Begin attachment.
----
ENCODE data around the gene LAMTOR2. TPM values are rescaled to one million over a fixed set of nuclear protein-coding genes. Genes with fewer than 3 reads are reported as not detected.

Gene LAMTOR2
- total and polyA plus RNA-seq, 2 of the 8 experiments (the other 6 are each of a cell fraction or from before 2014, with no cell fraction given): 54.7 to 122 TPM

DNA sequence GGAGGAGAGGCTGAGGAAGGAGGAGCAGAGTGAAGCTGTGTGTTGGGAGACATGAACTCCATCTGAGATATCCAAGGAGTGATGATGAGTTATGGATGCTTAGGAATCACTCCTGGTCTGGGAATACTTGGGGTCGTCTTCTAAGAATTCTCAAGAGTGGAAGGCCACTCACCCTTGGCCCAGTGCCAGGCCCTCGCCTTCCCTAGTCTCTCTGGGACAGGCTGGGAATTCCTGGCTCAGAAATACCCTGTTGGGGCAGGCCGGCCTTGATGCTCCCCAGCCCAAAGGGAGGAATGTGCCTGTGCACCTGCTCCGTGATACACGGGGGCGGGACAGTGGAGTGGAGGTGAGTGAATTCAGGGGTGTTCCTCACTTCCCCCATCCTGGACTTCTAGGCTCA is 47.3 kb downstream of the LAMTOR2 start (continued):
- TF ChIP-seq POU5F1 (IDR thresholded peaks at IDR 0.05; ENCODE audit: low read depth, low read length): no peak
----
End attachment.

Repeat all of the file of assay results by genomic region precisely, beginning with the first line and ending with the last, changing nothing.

ENCODE data around the gene LAMTOR2. TPM values are rescaled to one million over a fixed set of nuclear protein-coding genes. Genes with fewer than 3 reads are reported as not detected.

Gene LAMTOR2
- total and polyA plus RNA-seq, 2 of the 8 experiments (the other 6 are each of a cell fraction or from before 2014, with no cell fraction given): 54.7 to 122 TPM

DNA sequence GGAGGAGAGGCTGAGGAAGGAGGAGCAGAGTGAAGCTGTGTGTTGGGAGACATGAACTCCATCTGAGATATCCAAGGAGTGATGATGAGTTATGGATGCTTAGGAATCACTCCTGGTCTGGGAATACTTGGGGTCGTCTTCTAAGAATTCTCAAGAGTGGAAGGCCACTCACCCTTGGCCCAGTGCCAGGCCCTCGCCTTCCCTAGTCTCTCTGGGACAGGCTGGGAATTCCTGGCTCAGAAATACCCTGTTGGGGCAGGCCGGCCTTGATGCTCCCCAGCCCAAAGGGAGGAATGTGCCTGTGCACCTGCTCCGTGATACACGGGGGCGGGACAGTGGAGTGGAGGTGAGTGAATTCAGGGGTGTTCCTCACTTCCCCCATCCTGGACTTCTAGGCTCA is 47.3 kb downstream of the LAMTOR2 start (continued):
- TF ChIP-seq POU5F1 (IDR thresholded peaks at IDR 0.05; ENCODE audit: low read depth, low read length): no peak